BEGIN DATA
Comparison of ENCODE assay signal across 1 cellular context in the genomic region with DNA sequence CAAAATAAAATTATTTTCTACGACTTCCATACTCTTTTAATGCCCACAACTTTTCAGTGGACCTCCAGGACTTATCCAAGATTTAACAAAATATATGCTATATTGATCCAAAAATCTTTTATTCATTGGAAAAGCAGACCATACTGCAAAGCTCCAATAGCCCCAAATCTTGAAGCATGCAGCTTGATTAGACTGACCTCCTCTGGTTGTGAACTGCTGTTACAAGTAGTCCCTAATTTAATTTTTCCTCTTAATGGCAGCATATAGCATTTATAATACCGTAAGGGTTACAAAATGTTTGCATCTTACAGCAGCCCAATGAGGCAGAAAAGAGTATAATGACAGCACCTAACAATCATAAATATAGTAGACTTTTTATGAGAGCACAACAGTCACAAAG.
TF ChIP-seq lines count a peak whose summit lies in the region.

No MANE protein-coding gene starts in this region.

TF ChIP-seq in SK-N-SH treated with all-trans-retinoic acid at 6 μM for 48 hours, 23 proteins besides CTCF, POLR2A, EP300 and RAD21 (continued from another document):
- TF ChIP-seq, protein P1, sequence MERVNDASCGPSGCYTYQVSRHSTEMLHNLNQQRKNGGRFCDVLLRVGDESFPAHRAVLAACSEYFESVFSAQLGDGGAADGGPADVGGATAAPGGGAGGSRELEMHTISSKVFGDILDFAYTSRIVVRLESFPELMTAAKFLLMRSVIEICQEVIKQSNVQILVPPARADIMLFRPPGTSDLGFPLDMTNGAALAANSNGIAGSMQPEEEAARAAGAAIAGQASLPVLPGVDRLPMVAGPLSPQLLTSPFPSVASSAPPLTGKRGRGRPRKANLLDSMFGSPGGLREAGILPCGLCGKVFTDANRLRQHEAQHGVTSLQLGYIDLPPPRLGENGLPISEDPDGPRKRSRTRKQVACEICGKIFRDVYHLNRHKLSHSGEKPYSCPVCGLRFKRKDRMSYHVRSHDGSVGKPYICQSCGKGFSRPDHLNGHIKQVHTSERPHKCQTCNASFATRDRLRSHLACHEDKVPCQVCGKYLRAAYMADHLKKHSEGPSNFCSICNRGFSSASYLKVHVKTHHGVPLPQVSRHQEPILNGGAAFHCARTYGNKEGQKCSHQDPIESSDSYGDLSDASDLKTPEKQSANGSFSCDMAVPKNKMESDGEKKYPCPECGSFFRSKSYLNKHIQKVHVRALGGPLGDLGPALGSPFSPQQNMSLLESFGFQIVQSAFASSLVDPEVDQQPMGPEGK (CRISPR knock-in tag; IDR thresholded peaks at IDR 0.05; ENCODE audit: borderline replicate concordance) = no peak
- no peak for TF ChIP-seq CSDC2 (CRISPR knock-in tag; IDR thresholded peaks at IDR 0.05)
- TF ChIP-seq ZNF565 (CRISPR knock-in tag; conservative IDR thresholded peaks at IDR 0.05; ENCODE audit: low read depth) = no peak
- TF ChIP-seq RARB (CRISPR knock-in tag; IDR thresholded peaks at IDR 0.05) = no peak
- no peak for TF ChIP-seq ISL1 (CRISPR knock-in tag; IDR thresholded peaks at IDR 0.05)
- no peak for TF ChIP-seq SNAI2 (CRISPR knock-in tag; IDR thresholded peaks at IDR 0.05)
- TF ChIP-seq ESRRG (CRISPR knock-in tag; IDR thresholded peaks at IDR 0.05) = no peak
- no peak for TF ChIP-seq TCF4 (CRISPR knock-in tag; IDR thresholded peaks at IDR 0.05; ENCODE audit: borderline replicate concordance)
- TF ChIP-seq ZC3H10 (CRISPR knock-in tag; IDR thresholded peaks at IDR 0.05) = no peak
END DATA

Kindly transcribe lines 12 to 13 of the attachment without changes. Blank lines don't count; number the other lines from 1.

- no peak for TF ChIP-seq TCF4 (CRISPR knock-in tag; IDR thresholded peaks at IDR 0.05; ENCODE audit: borderline replicate concordance)
- TF ChIP-seq ZC3H10 (CRISPR knock-in tag; IDR thresholded peaks at IDR 0.05) = no peak